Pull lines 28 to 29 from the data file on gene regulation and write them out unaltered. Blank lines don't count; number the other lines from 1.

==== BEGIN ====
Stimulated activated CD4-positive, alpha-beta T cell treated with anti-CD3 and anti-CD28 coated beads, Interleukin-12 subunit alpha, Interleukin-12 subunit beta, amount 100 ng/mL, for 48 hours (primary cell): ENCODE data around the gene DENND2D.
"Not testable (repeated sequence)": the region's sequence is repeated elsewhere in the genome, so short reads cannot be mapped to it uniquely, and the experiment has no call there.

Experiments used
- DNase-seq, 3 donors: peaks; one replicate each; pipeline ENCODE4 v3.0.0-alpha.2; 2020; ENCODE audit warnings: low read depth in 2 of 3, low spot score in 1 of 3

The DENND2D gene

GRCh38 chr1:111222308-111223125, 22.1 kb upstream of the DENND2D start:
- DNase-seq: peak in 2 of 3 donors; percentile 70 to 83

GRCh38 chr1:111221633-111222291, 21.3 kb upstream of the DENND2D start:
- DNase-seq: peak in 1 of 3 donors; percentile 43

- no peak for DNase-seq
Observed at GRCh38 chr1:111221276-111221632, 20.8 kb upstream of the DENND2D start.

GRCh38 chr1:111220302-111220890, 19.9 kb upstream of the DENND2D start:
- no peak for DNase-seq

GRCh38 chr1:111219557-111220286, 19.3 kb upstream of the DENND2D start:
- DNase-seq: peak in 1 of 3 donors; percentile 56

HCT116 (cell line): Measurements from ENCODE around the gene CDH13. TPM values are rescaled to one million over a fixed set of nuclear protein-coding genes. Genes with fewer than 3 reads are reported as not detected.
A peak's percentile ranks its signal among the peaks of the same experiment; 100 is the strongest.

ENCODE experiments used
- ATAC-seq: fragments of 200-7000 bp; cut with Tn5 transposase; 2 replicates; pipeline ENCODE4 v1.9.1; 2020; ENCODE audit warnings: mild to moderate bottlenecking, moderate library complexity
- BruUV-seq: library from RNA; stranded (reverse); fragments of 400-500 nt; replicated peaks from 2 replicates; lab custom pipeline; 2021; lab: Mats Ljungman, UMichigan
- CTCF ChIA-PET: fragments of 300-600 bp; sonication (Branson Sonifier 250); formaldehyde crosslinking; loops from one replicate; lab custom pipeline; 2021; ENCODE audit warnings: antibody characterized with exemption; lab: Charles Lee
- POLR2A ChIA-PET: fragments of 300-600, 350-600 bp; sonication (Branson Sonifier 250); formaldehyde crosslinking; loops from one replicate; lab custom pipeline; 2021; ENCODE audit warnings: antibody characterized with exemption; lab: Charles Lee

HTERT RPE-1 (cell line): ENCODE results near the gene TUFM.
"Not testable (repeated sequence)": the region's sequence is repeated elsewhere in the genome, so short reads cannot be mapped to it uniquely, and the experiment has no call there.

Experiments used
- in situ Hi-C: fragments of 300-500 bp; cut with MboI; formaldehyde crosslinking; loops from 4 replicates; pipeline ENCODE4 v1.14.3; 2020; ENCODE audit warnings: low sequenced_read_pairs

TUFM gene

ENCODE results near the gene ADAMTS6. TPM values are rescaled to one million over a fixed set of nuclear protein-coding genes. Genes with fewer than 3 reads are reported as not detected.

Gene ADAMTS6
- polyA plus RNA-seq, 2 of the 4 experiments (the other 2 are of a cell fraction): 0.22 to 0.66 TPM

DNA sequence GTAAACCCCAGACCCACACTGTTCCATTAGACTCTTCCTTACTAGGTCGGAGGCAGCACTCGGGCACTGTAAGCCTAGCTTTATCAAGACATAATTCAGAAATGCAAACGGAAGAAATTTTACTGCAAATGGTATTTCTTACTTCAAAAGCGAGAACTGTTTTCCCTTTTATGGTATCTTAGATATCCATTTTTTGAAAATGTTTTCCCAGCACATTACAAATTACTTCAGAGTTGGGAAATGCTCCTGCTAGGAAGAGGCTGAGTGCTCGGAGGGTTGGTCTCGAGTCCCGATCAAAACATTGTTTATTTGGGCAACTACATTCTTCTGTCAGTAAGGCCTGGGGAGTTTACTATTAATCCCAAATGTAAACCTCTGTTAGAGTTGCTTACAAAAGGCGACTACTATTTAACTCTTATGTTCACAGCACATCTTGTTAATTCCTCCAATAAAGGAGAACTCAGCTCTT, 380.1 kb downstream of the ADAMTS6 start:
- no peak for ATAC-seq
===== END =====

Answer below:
ENCODE results near the gene ADAMTS6. TPM values are rescaled to one million over a fixed set of nuclear protein-coding genes. Genes with fewer than 3 reads are reported as not detected.

Gene ADAMTS6